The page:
It is these incremental steps toward progress, Collins argues, which begin to accrue and compound interest almost immediately, that are the most effective ways to eliminate stasis and implement change. 

For one, they mitigate the risk of ownership baked into scenario 1 above. If you can remove fear as a demotivator, you will encourage smaller steps and behaviors toward iteration—maybe not full-blown invention or reinvention, but iteration. You will see more hands raised, and more frequently.

Secondly, you as a company leader will then find more opportunities to recognize and reward smaller (but more plentiful) innovations, and the rest of your leaders and teams will take note and want similar accolades and recognition—especially if they are intentionally baked into more frequent performance reviews. 

This is how occurrences begin to become culture. And where there is a true culture of innovation, the ongoing need for compelled innovation and sweeping mission initiatives is replaced by invention that comes naturally, organically, fluidly and repeatedly.

How to Implement Innovation Iteratively

Here are some ways leadership teams can effectively move forward in creating a culture of innovation immediately:

1 – Don’t disconnect from reality.
Keep your emphasis on innovation rooted in the real world, not some pie-in-the-sky, unattainable dream-casting. Too often, “Big Hairy Audacious Goals” (BHAGs) distract the company from its mission-critical objectives. Keep company-wide innovation refined to areas that will improve core business drivers—optimizing the customer experience, supply chain or production methodologies. There’s little risk in iterating toward progress that will actually improve real-world outcomes day-to-day.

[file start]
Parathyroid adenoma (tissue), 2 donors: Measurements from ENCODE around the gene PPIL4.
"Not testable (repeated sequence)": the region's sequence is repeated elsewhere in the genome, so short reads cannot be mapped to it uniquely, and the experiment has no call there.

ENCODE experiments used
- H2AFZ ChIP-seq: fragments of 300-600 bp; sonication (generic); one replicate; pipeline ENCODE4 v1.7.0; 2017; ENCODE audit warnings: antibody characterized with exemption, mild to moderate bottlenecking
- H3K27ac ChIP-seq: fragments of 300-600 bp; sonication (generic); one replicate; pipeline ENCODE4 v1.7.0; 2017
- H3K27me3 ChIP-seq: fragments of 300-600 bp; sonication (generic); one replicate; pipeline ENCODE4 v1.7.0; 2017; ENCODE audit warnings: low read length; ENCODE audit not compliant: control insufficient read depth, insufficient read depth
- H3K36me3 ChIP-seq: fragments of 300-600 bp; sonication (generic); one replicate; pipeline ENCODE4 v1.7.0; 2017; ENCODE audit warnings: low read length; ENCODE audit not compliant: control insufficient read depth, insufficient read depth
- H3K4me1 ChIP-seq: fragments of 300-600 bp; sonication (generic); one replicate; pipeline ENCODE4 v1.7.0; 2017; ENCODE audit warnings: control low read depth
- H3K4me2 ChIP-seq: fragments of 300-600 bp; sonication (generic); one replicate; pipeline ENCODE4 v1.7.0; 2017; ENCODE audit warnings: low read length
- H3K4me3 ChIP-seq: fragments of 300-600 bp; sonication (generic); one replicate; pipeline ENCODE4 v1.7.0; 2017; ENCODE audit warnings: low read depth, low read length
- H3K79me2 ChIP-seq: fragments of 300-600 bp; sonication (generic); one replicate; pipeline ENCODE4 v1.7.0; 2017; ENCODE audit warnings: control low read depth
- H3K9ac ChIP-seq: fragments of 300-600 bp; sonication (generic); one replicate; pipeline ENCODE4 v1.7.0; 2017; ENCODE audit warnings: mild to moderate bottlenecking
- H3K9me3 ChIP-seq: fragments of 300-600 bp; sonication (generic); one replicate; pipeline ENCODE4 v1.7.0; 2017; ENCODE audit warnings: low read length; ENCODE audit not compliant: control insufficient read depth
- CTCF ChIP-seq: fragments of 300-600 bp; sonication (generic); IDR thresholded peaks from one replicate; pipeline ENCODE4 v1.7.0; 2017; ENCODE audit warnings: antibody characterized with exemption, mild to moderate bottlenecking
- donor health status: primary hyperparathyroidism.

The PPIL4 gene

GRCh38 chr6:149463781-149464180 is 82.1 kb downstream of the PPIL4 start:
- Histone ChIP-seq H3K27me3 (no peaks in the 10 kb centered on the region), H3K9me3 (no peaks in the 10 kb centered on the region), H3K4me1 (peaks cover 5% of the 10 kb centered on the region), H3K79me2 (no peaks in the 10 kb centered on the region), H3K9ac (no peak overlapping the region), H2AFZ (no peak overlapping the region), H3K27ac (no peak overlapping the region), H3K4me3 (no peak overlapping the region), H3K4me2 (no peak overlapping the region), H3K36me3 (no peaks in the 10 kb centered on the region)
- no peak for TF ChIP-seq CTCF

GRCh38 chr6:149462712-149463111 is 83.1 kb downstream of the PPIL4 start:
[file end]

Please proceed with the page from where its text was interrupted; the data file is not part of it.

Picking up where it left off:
2 – Find, identify and empower your true innovators.
Not every great idea has to come from the board room. Sometimes, the people who think about innovation every day are the personnel “on the front lines” or working with the client and product each and every day, hands-on. Just as you can’t assume that every individual you hire is a true innovator, it is dangerous to ignore that voice in the room who is constantly considering new approaches, ideas or innovations. Some people just have a general knack for it, even if they don’t attend the management meetings. Find them, encourage them, and continue to mine them.

3 – Build innovation into the budget.
When innovation becomes a part of the corporate culture, it will be nearly impossible to predict when and from where the next great idea will come, and at what cost or investment. Innovations will start to come on the regular, and you don’t want a lack of resources to stand in the way of progress. Remember, since the innovations will be more iterative and manageable, you needn’t fear that every new innovation will bleed the bottom line. If you bake a little bit of financial cushion into the unknown of future innovation, you won’t often have to say no to a great idea, nor to the enterprising innovator who offered it. There’s nothing that stifles innovation more than constant denials.

4 – Don’t overcomplicate things.
Don’t build too much process, rigidity or bureaucracy into the path toward innovation. Make it easy to achieve and celebrate progress. If coveted creativity is rewarded only with onerous pushback, paperwork and painstaking process, it will deplete the energy you’re trying to generate, encourage and harness.

Remember, it’s that constant flow of “bullets” that will demonstrate and reveal just how much progress the company is making toward innovation. The “cannonballs” will only be deployed when necessary, and at far lower risk and cost.

Do that, measure it, and celebrate each of the many wins along the way, and you will move innovation beyond being a mere emphasis or mission and toward it becoming the very fabric of your business—its culture.